Tag Archives: shovebox

Some Miscellaneous Links, The ShoveBox Clearout Edition

Thrust is a interpreted stack-based esoteric programming language where all of the language constructs are based on the word thrust. In the language stacks are referred to as ‘thrustors’ and are the sole storage location. Each thrustor has a numerical identifier.

via Ima Blogg : Thrust.

What exactly is jQuery?

How can it make my life easier as a developer? How do I get started? Well, jQuery makes writing Javascript fun again and really allows you to take advantage of some of the more difficult aspects of Javascript with relative ease. Today, we will have a look at how to get started with jQuery, and writing your first script!

via Simple Guide: How to get started with jQuery.

The 2 oz., pocket-sized OWC Express USB 2.0 Enclosure offers bus powered* personal storage performance in an ultra-portable design. With no AC adapter needed, a USB connecting cable and carrying sleeve included, and compatibility with Macs and PCs, the OWC Express puts your music, photos, and personal data in the fast lane.

via OWC Express. (Besides, it’s all pretty and shiny. And stuff.)

grow open-ended mosaics

via Landscape Urbanism Bullshit Generator.

Click on “Illustration” or “Pencil” to create a new iPhone Mockup in either style.

via iPhone Mockup Generator.

Cheat sheet is a reference tool that provides simple, brief instructions for accomplishing a specific task. I have collected a set of best cheat sheets for web developers. Please feel free to suggest some of the cheat sheets I did not mention.

via xHTML and HTML Cheat Sheets.

Following our series of HDR images of famous city we have an incredible set of photos from New York City, the city that never sleeps. The photos are from sites like Flickr and DeviantArt and we hope you enjoy it. You can check out the other posts of: Berlin, Rome, and Paris. Also let us know if you have nice HDR photos from your town.

via Amazing HDR photos of New York City | Abduzeedo.

iPhone Tracking How-To from Instamapper.

via Instamapper – Free Real-Time GPS Tracking.

It all started with an eBay auction for a new G4 Powerbook. My friend Cory wanted me to sell it for him just days after he bought it. Probably because he realized that, aside from looking cool, he had no real use for it. For the sake of an easy sale, I just pretended to sell it as my own, with a starting price of $1700, and the “Buy It Now” option for $2100.

via The P-P-P-Powerbook Prank.

Introducing the new Light For Life™, an entirely new take on portable “flashlight” technology. With a charge time of just 90 seconds, the Light for Life UC3.400™ has the longest uptime and fastest recharge on the market, all in a durable, environmentally-friendly package.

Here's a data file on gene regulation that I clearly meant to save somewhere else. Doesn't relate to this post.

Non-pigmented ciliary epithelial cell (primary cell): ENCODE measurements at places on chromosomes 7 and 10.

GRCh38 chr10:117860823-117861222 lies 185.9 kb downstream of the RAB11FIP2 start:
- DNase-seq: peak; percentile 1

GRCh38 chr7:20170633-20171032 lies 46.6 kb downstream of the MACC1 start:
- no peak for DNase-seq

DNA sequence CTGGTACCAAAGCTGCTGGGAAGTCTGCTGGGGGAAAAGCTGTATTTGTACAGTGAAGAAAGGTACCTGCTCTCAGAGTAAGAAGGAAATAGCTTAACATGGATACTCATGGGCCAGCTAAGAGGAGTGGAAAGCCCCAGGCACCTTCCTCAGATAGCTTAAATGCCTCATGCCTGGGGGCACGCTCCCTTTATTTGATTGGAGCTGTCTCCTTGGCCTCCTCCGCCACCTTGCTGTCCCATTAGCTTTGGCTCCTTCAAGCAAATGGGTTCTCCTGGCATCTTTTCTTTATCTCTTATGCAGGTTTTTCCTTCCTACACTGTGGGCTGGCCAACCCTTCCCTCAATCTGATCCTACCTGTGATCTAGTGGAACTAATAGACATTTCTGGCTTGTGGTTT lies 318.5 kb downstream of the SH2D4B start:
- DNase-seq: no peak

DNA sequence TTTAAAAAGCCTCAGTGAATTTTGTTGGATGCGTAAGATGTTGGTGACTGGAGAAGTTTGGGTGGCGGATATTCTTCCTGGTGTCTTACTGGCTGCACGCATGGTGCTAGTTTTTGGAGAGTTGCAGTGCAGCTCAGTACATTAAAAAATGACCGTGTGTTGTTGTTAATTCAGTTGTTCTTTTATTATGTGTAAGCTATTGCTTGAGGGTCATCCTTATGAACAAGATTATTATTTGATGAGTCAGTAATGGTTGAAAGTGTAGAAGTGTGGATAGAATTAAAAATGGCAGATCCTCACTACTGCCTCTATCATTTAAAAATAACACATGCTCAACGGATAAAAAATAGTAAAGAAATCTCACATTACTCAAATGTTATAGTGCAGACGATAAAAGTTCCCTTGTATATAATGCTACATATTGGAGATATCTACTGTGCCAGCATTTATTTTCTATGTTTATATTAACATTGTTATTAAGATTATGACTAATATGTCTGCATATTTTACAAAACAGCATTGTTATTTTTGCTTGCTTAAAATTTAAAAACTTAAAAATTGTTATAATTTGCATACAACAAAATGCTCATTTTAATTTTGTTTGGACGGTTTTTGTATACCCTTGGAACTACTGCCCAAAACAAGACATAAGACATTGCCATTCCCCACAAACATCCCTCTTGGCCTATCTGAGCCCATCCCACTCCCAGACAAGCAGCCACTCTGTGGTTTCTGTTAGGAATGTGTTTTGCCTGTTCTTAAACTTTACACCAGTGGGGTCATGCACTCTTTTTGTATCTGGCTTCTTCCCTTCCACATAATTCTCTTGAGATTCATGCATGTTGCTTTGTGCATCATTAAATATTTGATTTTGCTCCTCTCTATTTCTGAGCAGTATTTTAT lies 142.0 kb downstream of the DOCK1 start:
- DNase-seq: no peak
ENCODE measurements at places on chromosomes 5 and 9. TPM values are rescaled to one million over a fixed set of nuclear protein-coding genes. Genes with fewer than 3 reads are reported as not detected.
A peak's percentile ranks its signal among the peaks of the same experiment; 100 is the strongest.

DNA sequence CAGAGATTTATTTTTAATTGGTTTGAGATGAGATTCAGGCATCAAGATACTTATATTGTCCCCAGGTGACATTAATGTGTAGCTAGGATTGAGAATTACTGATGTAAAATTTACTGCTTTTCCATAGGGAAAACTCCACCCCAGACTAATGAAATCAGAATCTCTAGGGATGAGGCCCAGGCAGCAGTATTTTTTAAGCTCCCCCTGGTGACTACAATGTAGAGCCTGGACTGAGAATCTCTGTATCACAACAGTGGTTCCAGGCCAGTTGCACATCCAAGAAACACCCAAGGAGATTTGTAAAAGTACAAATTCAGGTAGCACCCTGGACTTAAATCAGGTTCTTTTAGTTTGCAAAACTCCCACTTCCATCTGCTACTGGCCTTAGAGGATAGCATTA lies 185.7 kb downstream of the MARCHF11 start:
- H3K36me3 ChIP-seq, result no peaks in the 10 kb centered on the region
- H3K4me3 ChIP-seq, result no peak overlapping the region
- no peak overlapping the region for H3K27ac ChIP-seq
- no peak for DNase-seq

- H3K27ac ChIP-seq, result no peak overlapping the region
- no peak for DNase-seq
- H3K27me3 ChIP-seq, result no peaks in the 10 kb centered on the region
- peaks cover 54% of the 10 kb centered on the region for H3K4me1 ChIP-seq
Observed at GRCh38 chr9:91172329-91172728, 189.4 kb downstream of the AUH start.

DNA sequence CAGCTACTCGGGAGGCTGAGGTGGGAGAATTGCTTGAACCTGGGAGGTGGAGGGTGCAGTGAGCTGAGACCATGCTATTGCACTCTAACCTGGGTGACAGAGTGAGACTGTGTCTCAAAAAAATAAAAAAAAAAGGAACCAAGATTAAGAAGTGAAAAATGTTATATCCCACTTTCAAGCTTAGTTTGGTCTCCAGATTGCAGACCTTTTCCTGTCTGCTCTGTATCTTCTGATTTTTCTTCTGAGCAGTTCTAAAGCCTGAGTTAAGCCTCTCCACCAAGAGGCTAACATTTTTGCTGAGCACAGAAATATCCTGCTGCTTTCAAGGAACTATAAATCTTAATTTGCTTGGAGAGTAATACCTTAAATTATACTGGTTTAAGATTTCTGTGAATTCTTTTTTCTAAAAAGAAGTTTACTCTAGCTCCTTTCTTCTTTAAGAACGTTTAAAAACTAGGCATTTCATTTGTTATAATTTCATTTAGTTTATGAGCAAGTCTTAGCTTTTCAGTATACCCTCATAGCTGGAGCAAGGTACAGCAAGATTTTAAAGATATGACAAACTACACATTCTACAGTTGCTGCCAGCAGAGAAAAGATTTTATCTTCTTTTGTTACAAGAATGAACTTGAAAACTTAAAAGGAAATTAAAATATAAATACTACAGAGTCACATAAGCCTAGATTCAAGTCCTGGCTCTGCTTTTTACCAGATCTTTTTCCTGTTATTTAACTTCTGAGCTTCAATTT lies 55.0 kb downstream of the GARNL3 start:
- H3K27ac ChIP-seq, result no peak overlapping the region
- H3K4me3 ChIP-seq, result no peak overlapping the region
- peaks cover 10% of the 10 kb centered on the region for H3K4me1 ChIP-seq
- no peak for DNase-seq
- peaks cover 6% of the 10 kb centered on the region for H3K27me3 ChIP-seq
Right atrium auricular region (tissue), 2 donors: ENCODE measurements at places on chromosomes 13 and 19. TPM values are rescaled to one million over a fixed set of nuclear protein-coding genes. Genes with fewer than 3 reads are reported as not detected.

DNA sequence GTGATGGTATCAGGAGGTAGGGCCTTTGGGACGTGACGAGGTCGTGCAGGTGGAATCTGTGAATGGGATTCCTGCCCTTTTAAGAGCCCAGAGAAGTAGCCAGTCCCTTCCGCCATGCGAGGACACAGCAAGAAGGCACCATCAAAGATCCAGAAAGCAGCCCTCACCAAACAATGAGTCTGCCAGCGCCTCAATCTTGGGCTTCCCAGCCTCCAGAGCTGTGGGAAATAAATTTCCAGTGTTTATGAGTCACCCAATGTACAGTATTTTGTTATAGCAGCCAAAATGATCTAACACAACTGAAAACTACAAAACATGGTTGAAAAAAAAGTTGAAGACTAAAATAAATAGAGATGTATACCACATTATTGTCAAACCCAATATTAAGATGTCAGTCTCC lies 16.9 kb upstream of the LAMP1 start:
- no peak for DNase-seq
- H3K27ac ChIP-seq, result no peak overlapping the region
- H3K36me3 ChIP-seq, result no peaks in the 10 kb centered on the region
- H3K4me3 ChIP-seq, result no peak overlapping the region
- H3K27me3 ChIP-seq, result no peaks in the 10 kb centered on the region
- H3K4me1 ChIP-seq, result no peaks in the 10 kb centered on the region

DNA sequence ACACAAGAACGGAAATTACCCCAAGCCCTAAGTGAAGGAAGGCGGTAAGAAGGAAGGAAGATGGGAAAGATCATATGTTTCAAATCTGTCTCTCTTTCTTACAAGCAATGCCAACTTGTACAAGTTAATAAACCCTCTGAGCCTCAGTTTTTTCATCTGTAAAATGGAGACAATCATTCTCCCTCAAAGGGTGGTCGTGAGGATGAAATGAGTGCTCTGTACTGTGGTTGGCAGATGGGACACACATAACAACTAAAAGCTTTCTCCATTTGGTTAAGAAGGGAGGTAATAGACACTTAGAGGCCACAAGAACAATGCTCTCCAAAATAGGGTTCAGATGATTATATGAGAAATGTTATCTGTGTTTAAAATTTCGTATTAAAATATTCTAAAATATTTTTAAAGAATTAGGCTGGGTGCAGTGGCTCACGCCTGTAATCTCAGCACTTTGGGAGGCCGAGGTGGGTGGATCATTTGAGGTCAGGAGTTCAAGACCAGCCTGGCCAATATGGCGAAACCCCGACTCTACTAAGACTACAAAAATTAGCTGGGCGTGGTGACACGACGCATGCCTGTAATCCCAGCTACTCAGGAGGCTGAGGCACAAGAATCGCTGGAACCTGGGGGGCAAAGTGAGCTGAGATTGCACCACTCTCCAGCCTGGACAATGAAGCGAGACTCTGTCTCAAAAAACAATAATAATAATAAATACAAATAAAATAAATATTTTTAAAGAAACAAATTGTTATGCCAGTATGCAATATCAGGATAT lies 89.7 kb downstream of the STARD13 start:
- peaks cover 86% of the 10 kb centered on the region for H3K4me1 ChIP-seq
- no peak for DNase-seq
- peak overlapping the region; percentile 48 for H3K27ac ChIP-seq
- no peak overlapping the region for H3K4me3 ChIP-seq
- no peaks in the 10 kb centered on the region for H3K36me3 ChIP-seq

via Light For Life.

Every day thousands of misspelled auction items on eBay fail to sell because they can’t be found using eBay’s built-in search tools. To find these so-called ‘fat fingers’ eBay misspellings you need to use a specialised eBay typo search tool such as this one.

via TypoThis.com.


via Team Rocket Intro Sequence.

AppleScript is a simple Macintosh-only programming language that can control and automate actions on your Mac. AppleScripts written for iTunes can manage files and track information, create playlists, interact with other applications, and perform many other tasks which otherwise would be repetitive and time-consuming.

via Doug’s AppleScripts for iTunes.

Woot, inspired by Rob’s hard investigative look into the economy of lols, has done the deep googling necessary to track the elusive wooooot (and w00000000t).

via “woot” index.

One Line Ascii Art for Twitter, IM, Text Messages, and Status Updates.

via One Line ASCII Art.

Yesterday a Twitter post (a tweet) by Mashable’s Pete Cashmore became so popular that traffic from Twitter crashed a blog. This sounds very similar to a common social media phenomenon originally known as the Slashdot effect (and later also the Digg effect), where a post on a popular social media site pushes more traffic than the target site can handle.

via Dawn of the Twitter Effect.

Most people get worried about how much energy reserves we have left, but as this graphic shows, that’s the least of our problems. The real problem is the materials we use to make things.

via How Long Will Our World Last.